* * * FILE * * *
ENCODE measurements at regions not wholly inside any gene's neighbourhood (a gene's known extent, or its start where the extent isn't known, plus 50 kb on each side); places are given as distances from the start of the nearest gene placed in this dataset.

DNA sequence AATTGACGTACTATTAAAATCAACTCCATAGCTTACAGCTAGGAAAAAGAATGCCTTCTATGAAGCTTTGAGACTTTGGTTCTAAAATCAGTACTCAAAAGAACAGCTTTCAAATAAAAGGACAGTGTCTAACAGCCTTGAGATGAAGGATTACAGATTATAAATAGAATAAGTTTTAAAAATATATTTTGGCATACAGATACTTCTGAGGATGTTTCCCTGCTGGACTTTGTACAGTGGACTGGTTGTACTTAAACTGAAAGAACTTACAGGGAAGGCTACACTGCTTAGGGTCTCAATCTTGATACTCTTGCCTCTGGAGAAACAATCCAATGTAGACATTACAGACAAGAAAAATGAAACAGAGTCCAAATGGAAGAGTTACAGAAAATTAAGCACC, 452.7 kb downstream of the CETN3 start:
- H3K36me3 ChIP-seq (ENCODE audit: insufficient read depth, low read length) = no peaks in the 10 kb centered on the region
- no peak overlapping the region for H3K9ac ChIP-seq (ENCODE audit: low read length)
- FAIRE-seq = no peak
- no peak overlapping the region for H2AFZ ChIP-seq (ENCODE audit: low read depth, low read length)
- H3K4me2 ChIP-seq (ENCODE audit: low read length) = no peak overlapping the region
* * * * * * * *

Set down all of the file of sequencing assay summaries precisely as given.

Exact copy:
ENCODE measurements at regions not wholly inside any gene's neighbourhood (a gene's known extent, or its start where the extent isn't known, plus 50 kb on each side); places are given as distances from the start of the nearest gene placed in this dataset.

DNA sequence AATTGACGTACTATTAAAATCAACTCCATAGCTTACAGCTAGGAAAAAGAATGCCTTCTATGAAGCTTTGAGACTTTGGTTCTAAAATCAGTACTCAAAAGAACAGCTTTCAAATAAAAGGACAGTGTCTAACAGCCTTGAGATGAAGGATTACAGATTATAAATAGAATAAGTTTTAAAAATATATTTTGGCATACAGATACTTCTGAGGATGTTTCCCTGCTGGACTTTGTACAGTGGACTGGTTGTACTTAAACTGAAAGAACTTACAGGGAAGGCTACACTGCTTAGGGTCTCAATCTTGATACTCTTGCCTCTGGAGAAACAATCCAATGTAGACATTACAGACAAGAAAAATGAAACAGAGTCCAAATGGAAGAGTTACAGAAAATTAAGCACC, 452.7 kb downstream of the CETN3 start:
- H3K36me3 ChIP-seq (ENCODE audit: insufficient read depth, low read length) = no peaks in the 10 kb centered on the region
- no peak overlapping the region for H3K9ac ChIP-seq (ENCODE audit: low read length)
- FAIRE-seq = no peak
- no peak overlapping the region for H2AFZ ChIP-seq (ENCODE audit: low read depth, low read length)
- H3K4me2 ChIP-seq (ENCODE audit: low read length) = no peak overlapping the region